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Having lived so far in bigger Victorian homes, i decided to downgrade size wise and try the Doyle, which is more compact. It was fun decorating it, just to find out that I had no more prims left for the garden..... which is such a pity, given the fabulous location of my home next to a pond.

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16 minutes ago, Loretta String said:

Having lived so far in bigger Victorian homes, i decided to downgrade size wise and try the Doyle, which is more compact. It was fun decorating it, just to find out that I had no more prims left for the garden..... which is such a pity, given the fabulous location of my home next to a pond.

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Oh my, I love your style, all those textures and wall decor..... That bathroom is to die for

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27 minutes ago, Loretta String said:

Having lived so far in bigger Victorian homes, i decided to downgrade size wise and try the Doyle, which is more compact. It was fun decorating it, just to find out that I had no more prims left for the garden..... which is such a pity, given the fabulous location of my home next to a pond.

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Beautiful! I do it the other way round, always start landscaping, then run out of prims for all my indoor stuff 🤔

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It´s said sometimes good things come out of bad things; so, after my totally failed attempt to sail... I ended up sinking the boat, but I found out this wonderful surprise underwater

 

 

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Edited by Elena Core
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Ok, keep in mind that this is my first try at this.  I mostly used what I had in my inventory, plus a few things I picked up with ideas gleaned from reading in the forums, but anyway, please be kind.  Constructive comments are welcome.

Front

Web 5e697d62d774f851e4bec4ec

Back yard

Web 5e697da8289dd209e0249582

Living Room

Web 5e697e48d774f85d00bec4ec

Hall

Web 5e697c2373ed1760fa7a8950

Kitchen

Web 5e697b98289dd2788ad2ae1f

Bedroom

Web 5e697ad2d774f8394fbec4ec

Bath (still needs work, but I'm almost out of prims)

Web 5e697c0bd9859c3e8c591454

So, what do you think?

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12 hours ago, Loretta String said:

Having lived so far in bigger Victorian homes, i decided to downgrade size wise and try the Doyle, which is more compact. It was fun decorating it, just to find out that I had no more prims left for the garden..... which is such a pity, given the fabulous location of my home next to a pond.

 

 

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I love all of the paintings you have up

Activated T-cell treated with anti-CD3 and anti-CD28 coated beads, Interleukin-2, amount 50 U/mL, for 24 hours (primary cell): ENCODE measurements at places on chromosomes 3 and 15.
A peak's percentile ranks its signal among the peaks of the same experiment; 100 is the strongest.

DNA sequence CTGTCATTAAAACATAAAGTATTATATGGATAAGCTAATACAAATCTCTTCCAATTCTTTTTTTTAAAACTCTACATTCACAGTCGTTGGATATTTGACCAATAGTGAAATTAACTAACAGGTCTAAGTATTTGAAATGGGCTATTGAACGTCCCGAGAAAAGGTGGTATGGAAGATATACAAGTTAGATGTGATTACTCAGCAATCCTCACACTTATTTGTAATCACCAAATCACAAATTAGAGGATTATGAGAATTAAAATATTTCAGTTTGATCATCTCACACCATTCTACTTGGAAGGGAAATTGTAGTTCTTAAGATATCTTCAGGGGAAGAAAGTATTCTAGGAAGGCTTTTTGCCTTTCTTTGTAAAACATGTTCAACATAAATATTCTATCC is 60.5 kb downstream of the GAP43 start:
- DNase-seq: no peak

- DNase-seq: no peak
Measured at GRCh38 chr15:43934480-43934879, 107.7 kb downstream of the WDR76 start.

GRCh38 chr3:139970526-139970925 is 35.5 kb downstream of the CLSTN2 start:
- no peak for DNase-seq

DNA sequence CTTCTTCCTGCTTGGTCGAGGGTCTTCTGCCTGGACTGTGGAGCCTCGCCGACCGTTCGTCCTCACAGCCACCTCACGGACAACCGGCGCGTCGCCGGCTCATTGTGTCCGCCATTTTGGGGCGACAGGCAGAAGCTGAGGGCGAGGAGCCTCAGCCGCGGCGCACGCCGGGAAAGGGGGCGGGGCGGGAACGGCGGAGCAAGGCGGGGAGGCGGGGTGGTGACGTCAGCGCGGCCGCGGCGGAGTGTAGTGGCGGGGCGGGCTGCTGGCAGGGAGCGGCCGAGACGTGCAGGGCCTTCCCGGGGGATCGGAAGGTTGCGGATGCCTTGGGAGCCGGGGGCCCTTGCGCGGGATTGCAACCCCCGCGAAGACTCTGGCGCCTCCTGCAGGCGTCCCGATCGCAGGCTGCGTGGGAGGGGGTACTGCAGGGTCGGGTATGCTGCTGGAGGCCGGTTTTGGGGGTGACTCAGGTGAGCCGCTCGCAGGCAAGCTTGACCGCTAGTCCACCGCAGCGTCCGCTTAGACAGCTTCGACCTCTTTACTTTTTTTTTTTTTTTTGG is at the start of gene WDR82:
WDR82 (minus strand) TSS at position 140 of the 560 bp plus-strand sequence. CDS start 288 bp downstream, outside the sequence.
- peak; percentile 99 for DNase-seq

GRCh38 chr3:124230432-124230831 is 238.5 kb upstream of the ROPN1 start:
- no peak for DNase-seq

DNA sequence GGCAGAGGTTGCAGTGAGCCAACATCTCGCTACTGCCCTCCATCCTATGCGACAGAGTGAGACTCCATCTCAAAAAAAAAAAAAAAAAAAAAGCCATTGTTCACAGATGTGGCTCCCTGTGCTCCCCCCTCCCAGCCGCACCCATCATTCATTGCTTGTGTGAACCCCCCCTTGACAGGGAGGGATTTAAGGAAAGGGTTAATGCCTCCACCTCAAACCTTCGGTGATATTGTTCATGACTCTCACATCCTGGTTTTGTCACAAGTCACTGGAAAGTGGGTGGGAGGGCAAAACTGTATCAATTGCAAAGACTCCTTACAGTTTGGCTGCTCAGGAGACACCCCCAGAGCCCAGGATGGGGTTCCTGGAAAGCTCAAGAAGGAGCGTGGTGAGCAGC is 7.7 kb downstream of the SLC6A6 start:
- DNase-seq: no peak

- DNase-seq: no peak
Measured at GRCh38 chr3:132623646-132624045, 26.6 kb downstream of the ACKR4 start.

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32 minutes ago, kali Wylder said:

Ok, keep in mind that this is my first try at this.  I mostly used what I had in my inventory, plus a few things I picked up with ideas gleaned from reading in the forums, but anyway, please be kind.  Constructive comments are welcome.

Front

Web 5e697d62d774f851e4bec4ec

Back yard

Web 5e697da8289dd209e0249582

Living Room

Web 5e697e48d774f85d00bec4ec

Hall

Web 5e697c2373ed1760fa7a8950

Kitchen

Web 5e697b98289dd2788ad2ae1f

Bedroom

Web 5e697ad2d774f8394fbec4ec

Bath (still needs work, but I'm almost out of prims)

Web 5e697c0bd9859c3e8c591454

So, what do you think?

The add on rail and extra flowers outside are nice.  I also like that you changed the floor in some of the rooms instead of just putting down rugs.  That blue wall color is lovely as is the zen feel of the bedroom.  I've always struggled with kitchens and I never put bathrooms in my homes, so I'm no help there.  I also like the idea of a small desk at the end of that hall.  I couldn't figure out what to do with that area and ended up tossing easels there.

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I was hanging out under the pier in the bay at Down Time yesterday, as I've told you that mermaids like to do, when it occurred to me that you might like a guided tour of the bay. After all, this is one of the larger enclosed bodies of water in Bellisseria, home to a good sized houseboat community and an excellent spot for recreational boating, to say nothing of some beautiful places for sightseeing, exploring, and .... well, living. 

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Clamiranha's bay is bounded on the north by the high cliffs of Bellisseria's central mountain range, which you can see behind me in this photo.  There are only a few places where you can cross the mountains easily.  The closest to this spot is the high bridge in Oleander, to the southwest.  The high bridge in Thunderhead is six regions to the east along that arm of the Grand Canal. You can think of Clamiranha bay as a natural wide spot in the Grand Canal, I suppose.

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To the south of the Down Time pier, the closest land is the lighthouse in Oleander.  Beyond it are the beaches and shoreline homes of the peninsula of Knightley, Dashwood, and Crawford.  This pier serves the recreational area at the foot of the cliffs but it's also a great starting point for trips east or west along the Grand Canal.